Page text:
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Saturday, June 10, 2006

 

Wo die liede unserer jugend sind?

So one way I know that I'm getting really old is that I have a fondness for songs that are old enough to get served in a bar. Loving old songs isn't a sign of decrepitude in and of itself. I mean, you can have an appreciation for Ella Fitzgerald or Deep Purple even if you're a college student in 2006. What makes you old is when you loved these songs when they first came out and have distinct memories tied to them.

It really doesn't seem that long ago that "oldies" stations played Jan & Dean or The Four Seasons or The Supremes. But now songs from my youth are oldies. That sucks.

What sucks even more is when I find myself wanting to listen to them. That has just always seemed like some kind of nostalgic wallowing to me and I never thought I'd be guilty of it. I mean, a lot of the music of my youth really, in retrospect, sucks. So it's actually the memory of being young and listening to these songs that I like, not necessarily the tunes. (Or complete and utter lack thereof.)

And what's worse is that I lived in the sticks as a kid. I wasn't a city kid who had access to all sorts of cool subgenres or hip alternative scenes. No, I had to listen to whatever pop crap HOTFM 101 or CD106 (the Wolf!) was pumping out. And it really was kinda crap. And I really kinda still love a lot of it.

Because I think most of us listen to what's popular in our formative years, before we start to develop whatever will eventually pass for our musical taste. I left pop for classic rock in high school, then switched to alternative in college, then discovered jazz in my early twenties. And of course, each time I discovered a new form of music, there was a certain amount of disdain for what I'd been listening to. Which is why, once my classic rock phase ended, it was almost a decade before I could truly face my former obsession with Aerosmith.

But I'm at a place where I can deal with--yes, even embrace--all of the music I've listened to over the course of my life. (Maybe not all. I have no real clue why I ever bought a Faster Pussycat tape.)

What this has meant is that I can sing along with classic rock tunes in the shower and not care that I really ought to be listening to Belle & Sebastian instead. I can pogo enthusiastically at a They Might Be Giants concert and feel only slightly embarrassed that so many of the other people there are half my age. The downside to all of this is that we live in an age where, if I get a sudden yen to listen to Mr. Mister's "Kyrie", I can actually go to iTunes and buy the goddamn thing.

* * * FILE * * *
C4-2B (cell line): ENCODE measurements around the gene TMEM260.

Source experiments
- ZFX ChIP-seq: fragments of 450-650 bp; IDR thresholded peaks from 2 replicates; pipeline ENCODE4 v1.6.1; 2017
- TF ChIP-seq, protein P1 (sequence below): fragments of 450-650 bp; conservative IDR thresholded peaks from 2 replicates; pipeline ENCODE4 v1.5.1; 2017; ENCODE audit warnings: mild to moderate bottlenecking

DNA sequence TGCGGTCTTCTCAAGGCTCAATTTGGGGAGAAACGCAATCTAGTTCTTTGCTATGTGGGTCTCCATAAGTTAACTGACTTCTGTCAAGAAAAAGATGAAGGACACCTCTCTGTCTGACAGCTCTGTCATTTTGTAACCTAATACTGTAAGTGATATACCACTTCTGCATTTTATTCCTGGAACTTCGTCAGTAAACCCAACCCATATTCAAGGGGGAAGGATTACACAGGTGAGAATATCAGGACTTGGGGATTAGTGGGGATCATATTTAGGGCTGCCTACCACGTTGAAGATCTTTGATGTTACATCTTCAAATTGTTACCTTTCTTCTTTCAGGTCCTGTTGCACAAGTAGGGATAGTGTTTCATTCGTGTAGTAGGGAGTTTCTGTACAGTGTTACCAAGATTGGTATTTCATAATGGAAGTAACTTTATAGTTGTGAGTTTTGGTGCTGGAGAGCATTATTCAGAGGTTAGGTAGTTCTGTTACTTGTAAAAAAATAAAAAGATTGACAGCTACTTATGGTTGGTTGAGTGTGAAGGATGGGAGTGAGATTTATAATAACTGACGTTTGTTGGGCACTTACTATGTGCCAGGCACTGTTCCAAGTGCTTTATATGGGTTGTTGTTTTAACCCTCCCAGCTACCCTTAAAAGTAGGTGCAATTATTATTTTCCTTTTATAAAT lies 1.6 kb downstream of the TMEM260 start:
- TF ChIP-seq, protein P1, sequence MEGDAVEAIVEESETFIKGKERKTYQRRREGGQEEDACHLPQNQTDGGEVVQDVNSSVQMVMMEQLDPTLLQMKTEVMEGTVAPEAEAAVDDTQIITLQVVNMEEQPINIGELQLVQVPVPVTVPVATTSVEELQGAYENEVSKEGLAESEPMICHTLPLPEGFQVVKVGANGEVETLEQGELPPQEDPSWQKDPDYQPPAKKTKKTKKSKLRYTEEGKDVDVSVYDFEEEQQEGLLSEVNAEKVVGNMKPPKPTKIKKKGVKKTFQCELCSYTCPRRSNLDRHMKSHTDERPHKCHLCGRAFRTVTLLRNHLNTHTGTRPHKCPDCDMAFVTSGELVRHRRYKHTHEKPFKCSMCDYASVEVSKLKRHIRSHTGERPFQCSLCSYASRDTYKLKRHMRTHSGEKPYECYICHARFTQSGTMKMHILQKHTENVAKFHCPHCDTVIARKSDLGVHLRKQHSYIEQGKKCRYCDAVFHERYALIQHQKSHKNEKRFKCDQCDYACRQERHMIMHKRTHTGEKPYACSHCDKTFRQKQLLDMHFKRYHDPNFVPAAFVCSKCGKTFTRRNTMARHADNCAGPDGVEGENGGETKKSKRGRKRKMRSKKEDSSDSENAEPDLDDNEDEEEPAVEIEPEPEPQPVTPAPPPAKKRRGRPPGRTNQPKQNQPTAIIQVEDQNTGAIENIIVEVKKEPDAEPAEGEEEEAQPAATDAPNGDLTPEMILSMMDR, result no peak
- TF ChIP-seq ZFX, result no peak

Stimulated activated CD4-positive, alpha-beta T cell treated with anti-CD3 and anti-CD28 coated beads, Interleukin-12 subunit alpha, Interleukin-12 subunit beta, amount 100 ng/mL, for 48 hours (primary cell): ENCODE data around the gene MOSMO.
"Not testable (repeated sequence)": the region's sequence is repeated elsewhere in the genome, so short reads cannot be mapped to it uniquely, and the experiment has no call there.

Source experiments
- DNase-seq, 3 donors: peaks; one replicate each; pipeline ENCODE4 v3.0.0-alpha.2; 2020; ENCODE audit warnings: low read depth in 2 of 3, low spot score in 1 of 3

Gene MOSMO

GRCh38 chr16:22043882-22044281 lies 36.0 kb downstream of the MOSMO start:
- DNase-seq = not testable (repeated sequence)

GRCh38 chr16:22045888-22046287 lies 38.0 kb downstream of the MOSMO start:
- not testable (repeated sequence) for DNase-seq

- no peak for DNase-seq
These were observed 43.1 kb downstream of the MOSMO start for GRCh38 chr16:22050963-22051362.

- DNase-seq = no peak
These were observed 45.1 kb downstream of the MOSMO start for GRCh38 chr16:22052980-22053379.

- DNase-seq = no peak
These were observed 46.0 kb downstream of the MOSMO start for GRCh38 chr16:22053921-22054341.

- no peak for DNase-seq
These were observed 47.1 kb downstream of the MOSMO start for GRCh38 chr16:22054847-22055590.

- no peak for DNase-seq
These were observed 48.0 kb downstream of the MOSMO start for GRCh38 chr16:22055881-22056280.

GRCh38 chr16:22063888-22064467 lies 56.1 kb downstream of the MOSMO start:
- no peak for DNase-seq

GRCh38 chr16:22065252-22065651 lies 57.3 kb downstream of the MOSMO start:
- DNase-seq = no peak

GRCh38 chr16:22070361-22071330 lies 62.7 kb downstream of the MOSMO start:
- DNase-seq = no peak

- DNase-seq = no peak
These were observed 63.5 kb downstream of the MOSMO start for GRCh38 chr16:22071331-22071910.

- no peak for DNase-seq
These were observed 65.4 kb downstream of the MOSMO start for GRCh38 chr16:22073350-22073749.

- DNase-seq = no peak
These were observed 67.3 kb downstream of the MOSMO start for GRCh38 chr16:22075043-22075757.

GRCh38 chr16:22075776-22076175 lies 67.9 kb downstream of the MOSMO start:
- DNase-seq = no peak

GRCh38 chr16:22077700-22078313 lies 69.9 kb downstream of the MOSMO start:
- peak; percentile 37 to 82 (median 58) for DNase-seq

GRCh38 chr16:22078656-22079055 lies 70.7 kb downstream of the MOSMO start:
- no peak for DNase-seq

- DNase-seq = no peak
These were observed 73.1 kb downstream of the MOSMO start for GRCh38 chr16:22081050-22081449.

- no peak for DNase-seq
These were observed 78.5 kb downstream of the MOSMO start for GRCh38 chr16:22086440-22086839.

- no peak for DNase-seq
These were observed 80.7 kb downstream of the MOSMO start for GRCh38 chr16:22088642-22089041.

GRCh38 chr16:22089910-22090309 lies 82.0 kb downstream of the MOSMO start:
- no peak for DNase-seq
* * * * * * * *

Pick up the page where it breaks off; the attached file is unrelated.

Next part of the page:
Which is what I did on Monday. I got the tune stuck in my head and I thought, "Y'know, I should put that on my iPod." And, y'know, it's really not as good as I'd remembered. The chorus still gets me, but the rest of the song is what you might call drivel. It's one of those songs that makes me remember why I'm glad I don't just have Top 40 radio to listen to anymore. And I paid for it.

I also paid for the version of Falco's "Rock Me, Amadeus" that's entirely in German without the cool "In 1756 in Salzburg, Austria, Wolfgang Amadeus Mozart was born" guy talking. I don't want that version. I want the one I remember. I don't want the lame-ass remake of "99 Luftballons" I paid for, either. Why the hell did Nena need to record an alt-rock version? Well, I guess the answer would be, "So she doesn't have to resort to giving handjobs in the back alleys of Leipzig to pay her rent."

I did pick up a couple of songs that scratch the cheese-rock itch I was feeling. I got Human League's "Don't You Want Me", which was exactly as I'd remembered, and The Dream Academy's "Life in a Northern Town". I couldn't, however, find "Safety Dance" for download anyplace. Nor could I find my all-time favorite pop song in existence, "Tarzan Boy".

My God, I love Tarzan Boy. It's just so full of cheesey goodness. It's like a fondue. And I cain't finds it. iTunes has a fucking Karaoke version and they've got some dipshit doing a cover, but they do not have the beautiful original by Baltimora. I found an import of Baltimora's Greatest Hits (which really should be singular), but I don't want to pay twenty-five bucks for an album from which I'll simply rip one song and then promptly discard. And so I am, for now, Tarzan Boy-less.

But I've got all the Mr. Mister I'll ever fucking need.

Comments:
What, no 'Tainted Love'?
 
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